Muses are the new black
As part of the popular First Thursdays series of art events held in Johannesburg, Umuzi — an NGO that aims to transform the creative industry by providing young black creatives with learning opportunities and experience — hosted Muse, an art exhibition that showcased the works of the academy’s female alumni and their current recruits.
The exhibition, showcased at Umuzi’s Jeppestown studio, reflected
the myriad layers and experiences of black women’s identity in ways that were unique and authentic but also went beyond the structures and limitations of gender and race.
Hanging on the gallery walls were works by emerging artists Tshepiso Mabula, Puleng Mongale, Nosipho Nxele, Boitumelo Mazibuko, Rita Kantu and Ramoloti Kganakga.
Graphic designer Nosipho Nxele’s work explores the difficult subject of mental health. Pieces such as The Mental Squad and The Forbidden Woman challenge gender stereotypes about black women, which she says are intended to “teach society that black women can be whatever they want to be, while facilitating conversations that need to be had”.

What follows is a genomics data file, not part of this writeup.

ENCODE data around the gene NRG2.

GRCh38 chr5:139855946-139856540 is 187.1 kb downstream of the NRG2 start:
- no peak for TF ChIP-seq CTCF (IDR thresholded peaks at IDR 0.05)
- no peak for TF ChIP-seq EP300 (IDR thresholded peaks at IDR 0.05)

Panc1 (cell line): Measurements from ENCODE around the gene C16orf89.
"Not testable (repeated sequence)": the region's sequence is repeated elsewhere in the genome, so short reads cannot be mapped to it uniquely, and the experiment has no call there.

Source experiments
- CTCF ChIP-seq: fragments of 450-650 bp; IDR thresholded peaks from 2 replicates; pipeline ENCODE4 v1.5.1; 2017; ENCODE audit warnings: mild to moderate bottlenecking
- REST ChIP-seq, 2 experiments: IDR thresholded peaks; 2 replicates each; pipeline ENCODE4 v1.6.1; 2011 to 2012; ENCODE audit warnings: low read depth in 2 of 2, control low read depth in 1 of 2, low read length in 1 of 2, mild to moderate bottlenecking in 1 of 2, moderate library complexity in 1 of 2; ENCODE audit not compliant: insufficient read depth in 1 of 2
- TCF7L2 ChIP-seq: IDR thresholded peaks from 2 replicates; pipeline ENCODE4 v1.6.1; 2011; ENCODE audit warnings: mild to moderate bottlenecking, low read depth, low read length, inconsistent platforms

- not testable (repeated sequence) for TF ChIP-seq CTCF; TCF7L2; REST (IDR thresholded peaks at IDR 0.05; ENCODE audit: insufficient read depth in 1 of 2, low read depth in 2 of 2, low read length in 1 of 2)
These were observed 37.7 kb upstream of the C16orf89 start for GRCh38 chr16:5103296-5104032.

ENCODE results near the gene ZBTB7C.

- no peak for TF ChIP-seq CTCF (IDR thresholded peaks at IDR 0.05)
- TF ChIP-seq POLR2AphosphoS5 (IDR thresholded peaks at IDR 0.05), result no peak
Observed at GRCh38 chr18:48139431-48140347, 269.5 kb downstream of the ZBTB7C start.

Puleng Mongale, a writer, creative director and visual storyteller, presented her photographic series Intimate Strangers, which explores three themes concerning black
identity. Izinja Zempilodepicts black masculine intimacy and friendship; When the Madam Is Away, the Help Will Slay delves into black domestic labour in a tea party set; and Andihambi Ndedwa functions as the series’ connector, exploring ancestral kinship.
The series features themed and stylised settings and symbolic props that include floral china tea sets, impepho and candles.
Soweto-based photographer Tshepiso Mabula showcased her photographic work, the passion for which was sparked by a chance encounter with photographer Santu Mofokeng.
This inspiration is obvious in works such as Four Rooms, Seven Colours, which depict everyday township life in a way that is nostalgic and documentary.
Tshepiso, a member of 2017’s Design Indaba’s Emerging Young Creatives, said she “finds it’s harder to be taken seriously in our communities because we’re accused of exploiting our people’s stories”.